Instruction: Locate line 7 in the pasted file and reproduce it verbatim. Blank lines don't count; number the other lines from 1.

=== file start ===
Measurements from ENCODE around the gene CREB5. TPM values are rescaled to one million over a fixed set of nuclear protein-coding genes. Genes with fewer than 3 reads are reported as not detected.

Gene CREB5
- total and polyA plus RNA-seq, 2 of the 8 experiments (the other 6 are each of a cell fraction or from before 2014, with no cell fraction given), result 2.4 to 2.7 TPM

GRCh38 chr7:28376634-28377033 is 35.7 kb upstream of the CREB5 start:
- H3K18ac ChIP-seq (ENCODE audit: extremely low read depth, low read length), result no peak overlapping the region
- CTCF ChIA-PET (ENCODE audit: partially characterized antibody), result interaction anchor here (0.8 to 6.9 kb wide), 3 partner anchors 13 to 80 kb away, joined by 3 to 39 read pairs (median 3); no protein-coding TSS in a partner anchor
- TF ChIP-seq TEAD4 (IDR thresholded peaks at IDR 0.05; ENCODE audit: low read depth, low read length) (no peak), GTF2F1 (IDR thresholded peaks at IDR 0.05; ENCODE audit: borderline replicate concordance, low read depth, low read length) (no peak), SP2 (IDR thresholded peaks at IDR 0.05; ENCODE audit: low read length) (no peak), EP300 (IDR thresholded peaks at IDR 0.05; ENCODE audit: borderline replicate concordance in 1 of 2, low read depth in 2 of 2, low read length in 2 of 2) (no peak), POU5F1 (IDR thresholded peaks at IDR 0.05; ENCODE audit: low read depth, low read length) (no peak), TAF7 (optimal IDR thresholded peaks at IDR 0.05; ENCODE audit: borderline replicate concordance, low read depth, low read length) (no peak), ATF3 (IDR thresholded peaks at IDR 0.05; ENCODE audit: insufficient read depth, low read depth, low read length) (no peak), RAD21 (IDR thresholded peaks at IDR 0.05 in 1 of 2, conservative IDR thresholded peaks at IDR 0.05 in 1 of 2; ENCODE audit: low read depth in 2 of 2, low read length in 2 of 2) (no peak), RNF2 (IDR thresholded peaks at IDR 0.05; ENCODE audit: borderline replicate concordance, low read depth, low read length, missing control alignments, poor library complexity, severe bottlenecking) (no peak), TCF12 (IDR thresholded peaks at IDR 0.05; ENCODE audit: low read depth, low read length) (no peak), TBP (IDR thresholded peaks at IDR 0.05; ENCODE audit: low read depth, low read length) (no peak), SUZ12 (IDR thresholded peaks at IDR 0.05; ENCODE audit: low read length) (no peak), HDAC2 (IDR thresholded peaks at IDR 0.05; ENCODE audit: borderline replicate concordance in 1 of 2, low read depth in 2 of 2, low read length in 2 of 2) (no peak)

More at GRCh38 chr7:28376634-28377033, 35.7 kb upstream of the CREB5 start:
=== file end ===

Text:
- TF ChIP-seq TEAD4 (IDR thresholded peaks at IDR 0.05; ENCODE audit: low read depth, low read length) (no peak), GTF2F1 (IDR thresholded peaks at IDR 0.05; ENCODE audit: borderline replicate concordance, low read depth, low read length) (no peak), SP2 (IDR thresholded peaks at IDR 0.05; ENCODE audit: low read length) (no peak), EP300 (IDR thresholded peaks at IDR 0.05; ENCODE audit: borderline replicate concordance in 1 of 2, low read depth in 2 of 2, low read length in 2 of 2) (no peak), POU5F1 (IDR thresholded peaks at IDR 0.05; ENCODE audit: low read depth, low read length) (no peak), TAF7 (optimal IDR thresholded peaks at IDR 0.05; ENCODE audit: borderline replicate concordance, low read depth, low read length) (no peak), ATF3 (IDR thresholded peaks at IDR 0.05; ENCODE audit: insufficient read depth, low read depth, low read length) (no peak), RAD21 (IDR thresholded peaks at IDR 0.05 in 1 of 2, conservative IDR thresholded peaks at IDR 0.05 in 1 of 2; ENCODE audit: low read depth in 2 of 2, low read length in 2 of 2) (no peak), RNF2 (IDR thresholded peaks at IDR 0.05; ENCODE audit: borderline replicate concordance, low read depth, low read length, missing control alignments, poor library complexity, severe bottlenecking) (no peak), TCF12 (IDR thresholded peaks at IDR 0.05; ENCODE audit: low read depth, low read length) (no peak), TBP (IDR thresholded peaks at IDR 0.05; ENCODE audit: low read depth, low read length) (no peak), SUZ12 (IDR thresholded peaks at IDR 0.05; ENCODE audit: low read length) (no peak), HDAC2 (IDR thresholded peaks at IDR 0.05; ENCODE audit: borderline replicate concordance in 1 of 2, low read depth in 2 of 2, low read length in 2 of 2) (no peak)